Indiana U’s Archives of African American Music and Culture houses Jacquie Gales Webb Collection

(Bloomington, IN)  Jacquie Gales Webb, an award-winning radio/television producer and gospel music announcer, has selected Indiana University’s Archives of African American Music and Culture (AAAMC) as the repository for her collected papers and an array of production materials related to her career. The collection will provide an invaluable resource for scholarly research and course development on Black-oriented radio, radio documentary production, media history, African American music—including gospel and jazz—as well as broader issues on music, mass communication and culture.

On March 9, Gales Webb will visit the IU campus to present a free public lecture in the Neal-Marshall Black Culture Center’s Grand Hall at 4 PM. The lecture will be followed by a reception honoring her distinguished career and celebrating the establishment of the Jacquie Gales Webb Collection.

An exhibit currently on display through March 11, in the Neal-Marshall’s Bridgwaters Lounge provides an overview of Gales Webb’s career as well as the history of Black radio. As producer of the groundbreaking 1996 Smithsonian radio series, “Black Radio: Telling It Like It Was,” Webb was among the first to explore the history and development of Black-oriented radio through interviews with pioneering disc jockeys, producers, radio station executives and recording artists.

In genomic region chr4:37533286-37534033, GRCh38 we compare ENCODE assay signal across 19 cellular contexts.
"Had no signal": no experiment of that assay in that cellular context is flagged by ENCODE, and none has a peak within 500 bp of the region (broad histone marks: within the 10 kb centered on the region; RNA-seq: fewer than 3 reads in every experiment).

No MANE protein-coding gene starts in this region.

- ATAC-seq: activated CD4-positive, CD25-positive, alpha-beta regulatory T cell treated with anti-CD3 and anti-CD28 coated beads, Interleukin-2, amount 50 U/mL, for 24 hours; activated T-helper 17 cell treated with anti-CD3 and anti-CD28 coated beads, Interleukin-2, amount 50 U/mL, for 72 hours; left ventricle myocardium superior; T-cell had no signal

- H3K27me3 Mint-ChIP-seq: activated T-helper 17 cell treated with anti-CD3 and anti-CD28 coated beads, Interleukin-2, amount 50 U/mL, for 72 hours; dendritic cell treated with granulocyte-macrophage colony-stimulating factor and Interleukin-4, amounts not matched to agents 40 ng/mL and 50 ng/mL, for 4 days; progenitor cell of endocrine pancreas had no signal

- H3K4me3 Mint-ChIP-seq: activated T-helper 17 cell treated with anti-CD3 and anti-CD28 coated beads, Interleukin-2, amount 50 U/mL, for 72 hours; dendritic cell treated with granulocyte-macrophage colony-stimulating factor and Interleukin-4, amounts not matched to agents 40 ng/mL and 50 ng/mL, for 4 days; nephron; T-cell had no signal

On March 7, a publicly accessible online multi-media exhibit celebrating Gales Webb’s career was added to the AAAMC’s website ( Drawing upon materials in the Jacquie Gales Webb Collection, the exhibit includes many images of her work within radio, the gospel music industry, and the Washington, D.C. community.

The Jacquie Gales Webb Collection was also the source of many items used in the AAAMC’s online multi-media exhibit, “The Golden Age of Black Radio,” which debuted February 1 on the Google Cultural Institute website. Included are audio clips of interviews conducted by Gales Webb with Black radio pioneers, many available to the public for the first time. Following the format of Gales Webb’s Black Radio series, the four-part exhibit traces the birth of Black-oriented radio in Chicago, the role of radio during the Civil Rights Movement, women in radio, and the role of personality deejays in “breaking the hits” and promoting Black music and artists. The AAAMC was one of 50 institutions invited to partner with Google to celebrate Black History Month by curating new online exhibits.  Gales Webb has hosted the number one “Sunday Afternoon Gospel” music program in Washington, D.C. since 1990 on 96.3 WHUR. 

From Bill Carpenter